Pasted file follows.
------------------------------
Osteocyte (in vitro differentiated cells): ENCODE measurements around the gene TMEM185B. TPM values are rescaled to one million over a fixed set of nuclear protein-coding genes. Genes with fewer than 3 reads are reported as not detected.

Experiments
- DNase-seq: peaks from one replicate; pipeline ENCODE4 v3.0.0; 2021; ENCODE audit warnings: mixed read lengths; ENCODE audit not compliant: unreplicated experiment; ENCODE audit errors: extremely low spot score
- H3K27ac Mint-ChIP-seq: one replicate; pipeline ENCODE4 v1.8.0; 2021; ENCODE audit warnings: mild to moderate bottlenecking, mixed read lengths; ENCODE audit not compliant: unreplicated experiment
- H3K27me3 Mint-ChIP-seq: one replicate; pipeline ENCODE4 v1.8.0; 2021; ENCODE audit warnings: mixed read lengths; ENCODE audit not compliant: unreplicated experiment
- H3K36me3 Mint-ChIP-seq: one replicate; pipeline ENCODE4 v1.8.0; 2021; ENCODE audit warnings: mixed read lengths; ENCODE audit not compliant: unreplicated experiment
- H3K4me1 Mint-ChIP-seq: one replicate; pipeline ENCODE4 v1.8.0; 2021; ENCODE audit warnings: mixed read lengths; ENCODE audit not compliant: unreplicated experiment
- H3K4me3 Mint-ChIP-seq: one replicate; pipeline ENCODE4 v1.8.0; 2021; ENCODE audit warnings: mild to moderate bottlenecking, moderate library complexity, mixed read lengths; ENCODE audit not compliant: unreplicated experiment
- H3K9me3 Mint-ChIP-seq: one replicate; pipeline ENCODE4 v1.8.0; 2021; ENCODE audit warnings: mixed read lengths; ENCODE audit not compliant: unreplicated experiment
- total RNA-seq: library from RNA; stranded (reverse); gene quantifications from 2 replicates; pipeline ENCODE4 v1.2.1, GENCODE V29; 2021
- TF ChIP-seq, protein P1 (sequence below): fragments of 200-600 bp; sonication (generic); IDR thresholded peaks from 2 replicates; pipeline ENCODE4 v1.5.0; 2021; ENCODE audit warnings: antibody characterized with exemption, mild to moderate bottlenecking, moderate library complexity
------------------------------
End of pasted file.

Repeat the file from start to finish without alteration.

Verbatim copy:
Osteocyte (in vitro differentiated cells): ENCODE measurements around the gene TMEM185B. TPM values are rescaled to one million over a fixed set of nuclear protein-coding genes. Genes with fewer than 3 reads are reported as not detected.

Experiments
- DNase-seq: peaks from one replicate; pipeline ENCODE4 v3.0.0; 2021; ENCODE audit warnings: mixed read lengths; ENCODE audit not compliant: unreplicated experiment; ENCODE audit errors: extremely low spot score
- H3K27ac Mint-ChIP-seq: one replicate; pipeline ENCODE4 v1.8.0; 2021; ENCODE audit warnings: mild to moderate bottlenecking, mixed read lengths; ENCODE audit not compliant: unreplicated experiment
- H3K27me3 Mint-ChIP-seq: one replicate; pipeline ENCODE4 v1.8.0; 2021; ENCODE audit warnings: mixed read lengths; ENCODE audit not compliant: unreplicated experiment
- H3K36me3 Mint-ChIP-seq: one replicate; pipeline ENCODE4 v1.8.0; 2021; ENCODE audit warnings: mixed read lengths; ENCODE audit not compliant: unreplicated experiment
- H3K4me1 Mint-ChIP-seq: one replicate; pipeline ENCODE4 v1.8.0; 2021; ENCODE audit warnings: mixed read lengths; ENCODE audit not compliant: unreplicated experiment
- H3K4me3 Mint-ChIP-seq: one replicate; pipeline ENCODE4 v1.8.0; 2021; ENCODE audit warnings: mild to moderate bottlenecking, moderate library complexity, mixed read lengths; ENCODE audit not compliant: unreplicated experiment
- H3K9me3 Mint-ChIP-seq: one replicate; pipeline ENCODE4 v1.8.0; 2021; ENCODE audit warnings: mixed read lengths; ENCODE audit not compliant: unreplicated experiment
- total RNA-seq: library from RNA; stranded (reverse); gene quantifications from 2 replicates; pipeline ENCODE4 v1.2.1, GENCODE V29; 2021
- TF ChIP-seq, protein P1 (sequence below): fragments of 200-600 bp; sonication (generic); IDR thresholded peaks from 2 replicates; pipeline ENCODE4 v1.5.0; 2021; ENCODE audit warnings: antibody characterized with exemption, mild to moderate bottlenecking, moderate library complexity